THE AL GILKES COLUMN – A picture worth memories
After much encouragement by relatives, friends and people I don’t even know to start documenting my relatively long and multifaceted life as journalist, show businessman, political activist, musician, columnist, public relations consultant, and so on, I have started accumulating a mountain of information from which I will eventually draw whatever becomes a finished work.
In so doing, I have come to realize that nothing triggers lost and forgotten memories better than photographs. They say that one is worth a thousand words; but for me one is also worth a thousand recollections. And every one I have recovered so far from various sources is now a treasure in some chapter of my life.
Among them are photographs of my Harrison College khaki short pants days by schoolmate Carl Moore; of teenage days playing steel pan; of early working days in the old Advocate on Broad Street with the likes of Harold Hoyte, Clive Daniel, Gordon Brooks and the late Cyprian La Touche Jr; of drummer boy days in recently departed Dee Gee Gittens’ Soul Kings band, including one with then Prime Minister Errol Barrow playing percussion; of extensive travels for THE NATION covering events across the Caribbean and in far-off places like Spain, Israel, South Africa and the Falkland Islands; of public marches with also recently departed Eric Sealy’s People’s Pressure Group; of myriad entertainment promotions, including Stevie Wonder at Kensington Oval and the first ever staged in the National Stadium – The Original Opels In Concert; of general election PR activity with the late Prime Minister David Thompson in 1994; and subsequently with former Prime Minister Owen Arthur. And the list goes on.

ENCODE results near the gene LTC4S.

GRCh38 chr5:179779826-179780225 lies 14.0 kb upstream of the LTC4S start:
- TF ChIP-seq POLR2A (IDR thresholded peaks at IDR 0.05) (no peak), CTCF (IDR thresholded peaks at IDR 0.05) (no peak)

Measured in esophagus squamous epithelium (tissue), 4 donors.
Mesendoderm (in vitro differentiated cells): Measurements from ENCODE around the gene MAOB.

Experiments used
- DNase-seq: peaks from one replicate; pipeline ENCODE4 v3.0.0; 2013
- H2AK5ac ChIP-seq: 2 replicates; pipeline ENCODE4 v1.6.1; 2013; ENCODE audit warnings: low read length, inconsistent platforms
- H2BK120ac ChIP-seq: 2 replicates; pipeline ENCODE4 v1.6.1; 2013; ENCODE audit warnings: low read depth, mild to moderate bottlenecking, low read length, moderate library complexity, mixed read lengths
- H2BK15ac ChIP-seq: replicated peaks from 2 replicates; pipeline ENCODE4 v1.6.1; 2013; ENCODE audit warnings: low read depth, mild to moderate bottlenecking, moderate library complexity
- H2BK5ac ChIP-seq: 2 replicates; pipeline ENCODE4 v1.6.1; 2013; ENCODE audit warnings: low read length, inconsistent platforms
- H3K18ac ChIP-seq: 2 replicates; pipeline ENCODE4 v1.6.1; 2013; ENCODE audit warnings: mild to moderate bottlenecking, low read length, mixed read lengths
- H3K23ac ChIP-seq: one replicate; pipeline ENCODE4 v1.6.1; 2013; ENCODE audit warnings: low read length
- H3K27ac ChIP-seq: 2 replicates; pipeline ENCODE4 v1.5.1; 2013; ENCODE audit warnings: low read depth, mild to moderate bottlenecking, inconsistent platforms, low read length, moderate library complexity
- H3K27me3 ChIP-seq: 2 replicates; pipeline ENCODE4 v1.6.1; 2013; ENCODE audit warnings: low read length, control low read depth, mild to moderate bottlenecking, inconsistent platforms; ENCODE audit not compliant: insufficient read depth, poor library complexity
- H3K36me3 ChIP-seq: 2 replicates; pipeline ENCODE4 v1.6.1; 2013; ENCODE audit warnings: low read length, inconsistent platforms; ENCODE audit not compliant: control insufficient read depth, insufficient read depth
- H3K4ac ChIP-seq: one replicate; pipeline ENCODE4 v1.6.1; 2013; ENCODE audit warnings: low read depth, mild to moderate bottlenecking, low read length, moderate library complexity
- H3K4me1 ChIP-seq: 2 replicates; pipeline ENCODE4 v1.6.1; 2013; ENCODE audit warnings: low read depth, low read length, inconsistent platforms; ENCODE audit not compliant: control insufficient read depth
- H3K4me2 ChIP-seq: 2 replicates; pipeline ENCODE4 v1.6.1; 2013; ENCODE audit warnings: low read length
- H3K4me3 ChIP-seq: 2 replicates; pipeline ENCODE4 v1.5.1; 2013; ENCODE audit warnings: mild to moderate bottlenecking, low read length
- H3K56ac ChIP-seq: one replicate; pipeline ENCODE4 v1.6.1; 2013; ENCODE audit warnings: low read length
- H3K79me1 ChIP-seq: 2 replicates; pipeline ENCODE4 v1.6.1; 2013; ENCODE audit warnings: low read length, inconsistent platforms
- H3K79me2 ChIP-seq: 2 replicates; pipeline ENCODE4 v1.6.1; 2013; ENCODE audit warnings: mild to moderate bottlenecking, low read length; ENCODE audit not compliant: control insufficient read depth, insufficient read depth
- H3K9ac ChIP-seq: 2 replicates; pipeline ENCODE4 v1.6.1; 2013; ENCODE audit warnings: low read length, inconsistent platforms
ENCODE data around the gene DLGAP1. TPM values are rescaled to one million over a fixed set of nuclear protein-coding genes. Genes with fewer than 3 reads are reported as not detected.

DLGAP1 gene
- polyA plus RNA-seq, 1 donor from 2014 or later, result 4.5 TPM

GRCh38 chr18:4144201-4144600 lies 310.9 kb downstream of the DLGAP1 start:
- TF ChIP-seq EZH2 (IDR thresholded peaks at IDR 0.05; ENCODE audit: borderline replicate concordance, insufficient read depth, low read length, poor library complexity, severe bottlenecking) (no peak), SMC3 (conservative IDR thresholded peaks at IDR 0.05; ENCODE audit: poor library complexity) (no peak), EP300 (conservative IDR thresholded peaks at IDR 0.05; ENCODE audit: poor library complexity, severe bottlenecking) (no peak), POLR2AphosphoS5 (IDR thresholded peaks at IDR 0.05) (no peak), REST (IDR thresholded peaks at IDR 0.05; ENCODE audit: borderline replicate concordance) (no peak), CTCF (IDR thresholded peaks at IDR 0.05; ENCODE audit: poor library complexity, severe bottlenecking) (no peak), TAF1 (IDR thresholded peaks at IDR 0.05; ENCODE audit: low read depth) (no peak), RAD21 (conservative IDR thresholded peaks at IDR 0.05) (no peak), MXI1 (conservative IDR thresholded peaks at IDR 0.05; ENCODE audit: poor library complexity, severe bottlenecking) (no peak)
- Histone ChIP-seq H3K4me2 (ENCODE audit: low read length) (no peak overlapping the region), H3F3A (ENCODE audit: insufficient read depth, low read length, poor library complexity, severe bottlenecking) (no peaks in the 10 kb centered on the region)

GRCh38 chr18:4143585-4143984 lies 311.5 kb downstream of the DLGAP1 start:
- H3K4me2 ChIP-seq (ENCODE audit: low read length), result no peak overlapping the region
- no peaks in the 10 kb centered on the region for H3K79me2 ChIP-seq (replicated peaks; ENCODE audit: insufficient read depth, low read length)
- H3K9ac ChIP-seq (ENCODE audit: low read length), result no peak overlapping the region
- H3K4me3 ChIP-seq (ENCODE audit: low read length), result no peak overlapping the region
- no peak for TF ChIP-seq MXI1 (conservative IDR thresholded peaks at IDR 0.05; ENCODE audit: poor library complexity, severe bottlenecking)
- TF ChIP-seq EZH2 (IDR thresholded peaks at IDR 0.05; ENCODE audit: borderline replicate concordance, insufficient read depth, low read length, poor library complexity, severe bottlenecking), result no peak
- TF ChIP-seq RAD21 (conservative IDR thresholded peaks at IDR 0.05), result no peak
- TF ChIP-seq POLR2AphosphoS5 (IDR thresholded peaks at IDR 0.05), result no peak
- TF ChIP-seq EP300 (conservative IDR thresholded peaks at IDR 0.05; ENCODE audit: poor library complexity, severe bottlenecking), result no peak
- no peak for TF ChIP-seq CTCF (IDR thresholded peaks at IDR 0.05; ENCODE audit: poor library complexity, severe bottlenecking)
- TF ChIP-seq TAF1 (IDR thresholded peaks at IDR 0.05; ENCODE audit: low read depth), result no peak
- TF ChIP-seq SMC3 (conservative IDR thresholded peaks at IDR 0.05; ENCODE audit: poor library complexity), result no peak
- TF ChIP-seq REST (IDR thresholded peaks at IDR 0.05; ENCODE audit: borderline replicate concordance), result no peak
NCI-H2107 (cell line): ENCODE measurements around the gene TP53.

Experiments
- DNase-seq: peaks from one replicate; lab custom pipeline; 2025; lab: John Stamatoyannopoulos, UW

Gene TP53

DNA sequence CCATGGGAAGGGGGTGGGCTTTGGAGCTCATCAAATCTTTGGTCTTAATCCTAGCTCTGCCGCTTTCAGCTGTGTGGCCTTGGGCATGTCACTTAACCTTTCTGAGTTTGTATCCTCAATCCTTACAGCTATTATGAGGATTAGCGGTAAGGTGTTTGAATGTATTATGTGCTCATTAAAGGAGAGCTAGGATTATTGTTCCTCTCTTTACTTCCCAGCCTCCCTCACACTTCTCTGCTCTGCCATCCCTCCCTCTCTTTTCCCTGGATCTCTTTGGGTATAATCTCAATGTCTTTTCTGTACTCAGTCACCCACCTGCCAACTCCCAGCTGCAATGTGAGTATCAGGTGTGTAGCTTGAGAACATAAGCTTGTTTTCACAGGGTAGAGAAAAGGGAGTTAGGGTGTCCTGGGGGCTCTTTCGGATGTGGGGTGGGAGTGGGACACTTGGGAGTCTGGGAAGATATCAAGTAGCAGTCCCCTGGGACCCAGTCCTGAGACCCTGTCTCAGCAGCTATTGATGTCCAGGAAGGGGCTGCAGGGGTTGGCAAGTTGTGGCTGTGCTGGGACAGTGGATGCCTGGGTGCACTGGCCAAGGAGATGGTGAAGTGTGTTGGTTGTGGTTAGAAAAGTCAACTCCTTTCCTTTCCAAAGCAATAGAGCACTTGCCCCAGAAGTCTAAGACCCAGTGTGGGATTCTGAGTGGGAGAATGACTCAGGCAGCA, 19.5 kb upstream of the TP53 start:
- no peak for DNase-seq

It’s going to take me a while yet to sift through the ever increasing pile, but I am sure that no matter what I continue to unearth, the one photograph that will stand out as the most treasured of all will be that which immediately catches the eye of anybody entering my home – a close-up of Nelson Mandela and me.
Ironically, that photograph was taken by Wes Hall, whose claim to fame for taking anything before that was wickets as a member of the then glorious West Indies team. It was taken at the Wanderers cricket ground in Johannesburg, South Africa.
Mandela had been released less than three years before from his Robben Island prison home and Wes was in the country in his then official capacity of Minister of Tourism and Sport.
Ten years before, I had placed caution to the wind and ventured into South Africa with the so-called rebel West Indies team in an attempt to capture with pen and camera the harsh and brutal images of life which indigenous Africans endured under the apartheid regime. Now I was back, this time free to move around as I pleased, capturing images of changes the end of the oppression was bringing about, as Mandela prepared for the greatest challenge of his life, that of becoming president of the country that had deprived him of his liberty for 27 years.
Al Gilkes is head of a public relations firm. Email [email protected]